Many words in the English language have Latin or Greek words at their beginning (prefixes), in the middle (infixes) or end (suffixes).
Many English learners have used this fact to discover the meaning of other various words with the same letter as the words they know.
You only need to know that the prefix ex- is borrowed from a Latin word “ex” which means “out” and then relate the word “out” to every word that begins with “ex-”.
By now, you have started imagining words that begin with ex- such as “exit”, explain, exhaust, and exhale and many more.
Most people learn this prefix ex- by the common English word “exit” that adapted so well the prefix ex- because when you exit a place, you go “out” of it.
It does not mean that the rest of the words with prefix ex- need quite a stretch of the mind to find the element of “out” in them.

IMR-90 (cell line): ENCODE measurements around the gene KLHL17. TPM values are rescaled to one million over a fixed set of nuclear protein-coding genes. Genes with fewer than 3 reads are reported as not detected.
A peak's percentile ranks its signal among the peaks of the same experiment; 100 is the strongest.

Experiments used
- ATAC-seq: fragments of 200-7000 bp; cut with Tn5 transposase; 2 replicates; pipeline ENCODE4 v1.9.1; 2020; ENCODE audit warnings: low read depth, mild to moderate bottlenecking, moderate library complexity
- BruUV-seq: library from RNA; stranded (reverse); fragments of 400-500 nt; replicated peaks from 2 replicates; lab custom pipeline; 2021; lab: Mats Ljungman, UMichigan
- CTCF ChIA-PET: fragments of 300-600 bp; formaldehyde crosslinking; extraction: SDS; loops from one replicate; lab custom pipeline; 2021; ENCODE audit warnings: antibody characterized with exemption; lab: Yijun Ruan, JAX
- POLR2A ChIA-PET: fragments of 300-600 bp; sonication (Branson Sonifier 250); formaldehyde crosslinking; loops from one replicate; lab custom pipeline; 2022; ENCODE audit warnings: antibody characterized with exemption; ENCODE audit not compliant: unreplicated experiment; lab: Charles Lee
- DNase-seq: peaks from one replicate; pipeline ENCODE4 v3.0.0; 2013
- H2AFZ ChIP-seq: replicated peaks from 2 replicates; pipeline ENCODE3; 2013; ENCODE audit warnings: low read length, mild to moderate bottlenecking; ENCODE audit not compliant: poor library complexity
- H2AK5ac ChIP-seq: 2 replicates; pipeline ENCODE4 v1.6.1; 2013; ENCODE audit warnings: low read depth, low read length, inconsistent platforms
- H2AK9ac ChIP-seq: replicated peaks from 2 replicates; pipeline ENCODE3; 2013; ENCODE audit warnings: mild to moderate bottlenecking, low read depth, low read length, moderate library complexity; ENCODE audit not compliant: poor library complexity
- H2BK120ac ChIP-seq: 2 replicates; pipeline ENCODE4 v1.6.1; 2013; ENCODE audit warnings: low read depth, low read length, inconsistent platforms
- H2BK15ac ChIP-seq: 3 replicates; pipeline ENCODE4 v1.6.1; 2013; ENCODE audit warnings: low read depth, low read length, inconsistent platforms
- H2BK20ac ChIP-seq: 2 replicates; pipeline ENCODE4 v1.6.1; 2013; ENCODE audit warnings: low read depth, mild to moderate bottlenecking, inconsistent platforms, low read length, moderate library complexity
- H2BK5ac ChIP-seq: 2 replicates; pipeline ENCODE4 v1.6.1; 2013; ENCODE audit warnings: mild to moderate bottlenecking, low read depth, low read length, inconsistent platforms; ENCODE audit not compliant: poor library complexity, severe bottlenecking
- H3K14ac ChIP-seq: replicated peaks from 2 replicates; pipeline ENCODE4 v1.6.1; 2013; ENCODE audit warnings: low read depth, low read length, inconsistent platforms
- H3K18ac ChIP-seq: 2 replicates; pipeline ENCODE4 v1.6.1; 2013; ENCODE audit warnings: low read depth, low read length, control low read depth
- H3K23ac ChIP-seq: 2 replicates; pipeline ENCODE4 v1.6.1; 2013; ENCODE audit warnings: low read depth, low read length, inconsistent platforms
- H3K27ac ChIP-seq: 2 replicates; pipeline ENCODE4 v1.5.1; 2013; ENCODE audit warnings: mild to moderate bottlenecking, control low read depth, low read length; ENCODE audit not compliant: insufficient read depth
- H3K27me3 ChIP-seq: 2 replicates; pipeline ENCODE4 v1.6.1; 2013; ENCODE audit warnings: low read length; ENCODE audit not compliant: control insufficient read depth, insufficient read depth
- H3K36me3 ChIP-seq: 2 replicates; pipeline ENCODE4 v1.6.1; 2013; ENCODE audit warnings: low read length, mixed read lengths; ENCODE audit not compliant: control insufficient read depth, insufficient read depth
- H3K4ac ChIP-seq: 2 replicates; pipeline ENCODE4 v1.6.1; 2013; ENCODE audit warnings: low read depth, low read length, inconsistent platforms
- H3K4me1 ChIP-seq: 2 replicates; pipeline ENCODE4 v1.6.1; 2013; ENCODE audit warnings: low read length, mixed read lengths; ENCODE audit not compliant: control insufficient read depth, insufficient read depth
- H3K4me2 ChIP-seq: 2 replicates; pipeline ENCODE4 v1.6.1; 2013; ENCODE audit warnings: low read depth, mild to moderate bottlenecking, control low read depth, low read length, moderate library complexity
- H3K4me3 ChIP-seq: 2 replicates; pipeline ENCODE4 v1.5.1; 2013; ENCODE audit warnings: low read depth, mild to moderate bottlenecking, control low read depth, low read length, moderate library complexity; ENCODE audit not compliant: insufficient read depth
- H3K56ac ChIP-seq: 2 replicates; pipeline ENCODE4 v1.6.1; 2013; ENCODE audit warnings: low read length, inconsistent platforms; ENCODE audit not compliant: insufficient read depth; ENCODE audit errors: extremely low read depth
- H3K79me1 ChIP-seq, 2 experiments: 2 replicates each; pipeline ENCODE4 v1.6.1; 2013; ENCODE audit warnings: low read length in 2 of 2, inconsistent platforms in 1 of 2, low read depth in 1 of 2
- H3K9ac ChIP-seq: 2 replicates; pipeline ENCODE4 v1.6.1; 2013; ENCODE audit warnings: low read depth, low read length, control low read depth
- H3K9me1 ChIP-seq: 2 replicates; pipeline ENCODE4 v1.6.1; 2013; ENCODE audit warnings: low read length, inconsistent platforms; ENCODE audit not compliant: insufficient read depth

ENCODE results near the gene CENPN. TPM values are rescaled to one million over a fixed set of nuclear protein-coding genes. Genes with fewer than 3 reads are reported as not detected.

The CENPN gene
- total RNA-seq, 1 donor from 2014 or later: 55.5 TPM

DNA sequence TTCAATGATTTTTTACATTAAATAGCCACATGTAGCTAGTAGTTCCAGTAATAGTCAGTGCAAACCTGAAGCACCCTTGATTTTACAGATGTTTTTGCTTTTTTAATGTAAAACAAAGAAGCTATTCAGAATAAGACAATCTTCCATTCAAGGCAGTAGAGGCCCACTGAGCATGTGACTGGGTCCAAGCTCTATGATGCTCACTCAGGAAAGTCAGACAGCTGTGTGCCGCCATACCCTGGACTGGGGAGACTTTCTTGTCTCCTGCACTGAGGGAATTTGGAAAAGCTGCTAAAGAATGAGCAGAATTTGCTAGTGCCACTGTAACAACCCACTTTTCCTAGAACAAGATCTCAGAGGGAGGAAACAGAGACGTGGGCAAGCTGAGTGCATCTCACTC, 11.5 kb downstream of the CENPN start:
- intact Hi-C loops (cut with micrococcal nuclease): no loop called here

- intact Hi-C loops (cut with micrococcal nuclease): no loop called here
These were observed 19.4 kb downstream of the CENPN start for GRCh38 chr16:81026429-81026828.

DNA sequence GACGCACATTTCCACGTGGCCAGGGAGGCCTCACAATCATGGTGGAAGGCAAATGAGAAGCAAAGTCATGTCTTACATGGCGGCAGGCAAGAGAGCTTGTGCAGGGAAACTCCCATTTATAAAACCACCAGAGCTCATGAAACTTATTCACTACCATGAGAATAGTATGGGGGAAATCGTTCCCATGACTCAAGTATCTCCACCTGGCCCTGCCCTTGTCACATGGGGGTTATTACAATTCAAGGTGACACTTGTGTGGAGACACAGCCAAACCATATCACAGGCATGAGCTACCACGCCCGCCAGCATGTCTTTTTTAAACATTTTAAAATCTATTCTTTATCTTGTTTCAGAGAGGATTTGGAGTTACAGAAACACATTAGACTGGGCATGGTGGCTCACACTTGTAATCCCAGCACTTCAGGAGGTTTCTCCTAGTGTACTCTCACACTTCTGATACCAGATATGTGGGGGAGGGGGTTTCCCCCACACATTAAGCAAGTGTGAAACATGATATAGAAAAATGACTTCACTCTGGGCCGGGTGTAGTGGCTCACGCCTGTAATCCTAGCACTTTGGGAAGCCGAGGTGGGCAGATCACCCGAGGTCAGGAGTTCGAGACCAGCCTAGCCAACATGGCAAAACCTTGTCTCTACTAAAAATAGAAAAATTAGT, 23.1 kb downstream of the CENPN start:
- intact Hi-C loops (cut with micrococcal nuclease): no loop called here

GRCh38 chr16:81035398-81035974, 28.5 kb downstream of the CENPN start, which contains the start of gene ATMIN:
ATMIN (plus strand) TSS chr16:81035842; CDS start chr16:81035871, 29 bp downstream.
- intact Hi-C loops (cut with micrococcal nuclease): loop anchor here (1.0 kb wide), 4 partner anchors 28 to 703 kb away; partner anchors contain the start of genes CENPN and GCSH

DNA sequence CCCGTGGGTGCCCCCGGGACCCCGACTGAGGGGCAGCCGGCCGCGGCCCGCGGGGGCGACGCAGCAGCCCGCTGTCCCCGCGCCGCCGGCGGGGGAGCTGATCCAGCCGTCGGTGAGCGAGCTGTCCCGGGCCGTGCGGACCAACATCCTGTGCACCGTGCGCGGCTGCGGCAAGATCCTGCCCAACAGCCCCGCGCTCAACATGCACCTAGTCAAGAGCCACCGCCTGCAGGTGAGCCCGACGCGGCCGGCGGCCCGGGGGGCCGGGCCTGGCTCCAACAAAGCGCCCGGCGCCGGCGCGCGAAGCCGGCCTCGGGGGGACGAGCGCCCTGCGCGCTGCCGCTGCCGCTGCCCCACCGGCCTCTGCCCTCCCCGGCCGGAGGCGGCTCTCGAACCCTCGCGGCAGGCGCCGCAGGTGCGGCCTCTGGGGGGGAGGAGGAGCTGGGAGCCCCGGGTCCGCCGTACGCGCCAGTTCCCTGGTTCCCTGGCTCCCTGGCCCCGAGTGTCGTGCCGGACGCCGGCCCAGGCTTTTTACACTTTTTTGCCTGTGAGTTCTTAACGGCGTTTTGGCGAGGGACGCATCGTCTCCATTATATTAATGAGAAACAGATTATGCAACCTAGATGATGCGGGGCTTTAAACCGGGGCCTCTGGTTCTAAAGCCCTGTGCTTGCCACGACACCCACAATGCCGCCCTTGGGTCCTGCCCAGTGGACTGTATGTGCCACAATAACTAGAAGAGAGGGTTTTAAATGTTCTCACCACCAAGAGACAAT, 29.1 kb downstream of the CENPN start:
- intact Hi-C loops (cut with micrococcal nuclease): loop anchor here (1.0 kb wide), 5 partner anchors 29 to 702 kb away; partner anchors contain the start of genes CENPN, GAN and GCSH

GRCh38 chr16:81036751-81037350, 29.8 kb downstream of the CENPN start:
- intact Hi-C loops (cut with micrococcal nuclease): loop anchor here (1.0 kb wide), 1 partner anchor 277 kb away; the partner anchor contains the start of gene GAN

Take an example of the word “explain”. When you remake it as “out plain” you easily notice the sense of putting things out plainly or on a plain surface which is close to the word’s actual meaning of ‘describing an idea or situation with relevant facts’.
The same applies to the word “expound”. When you replace “ex” with “out” you get “out pound”.
Remember “pound” does not only mean a currency or a measurement but also a verb which means “crushing”.
So when you expound (out crash) something, you present a theory or an idea in detail.
Compare several other words such as “exhausted” which means tired (without energy) or used up (without resources or reserves).
The process of breathing in is referred to as inhaling as breathing out is “exhaling”. When one does not find themselves on a list they say they are “excluded” while men and women whose relationship broke refer to their former partners as “ex-husband” and “ex-wife”.
The samples that one uses to explain something are called “examples”.
Sometimes one word might be having more than one Latin or Greek word. For instance the English word “exhibit” comes from Latin words “ex” (out) and “habere” (hold) which makes the actual meaning as “to publicly display something”.
The writer is a professional English Language instructor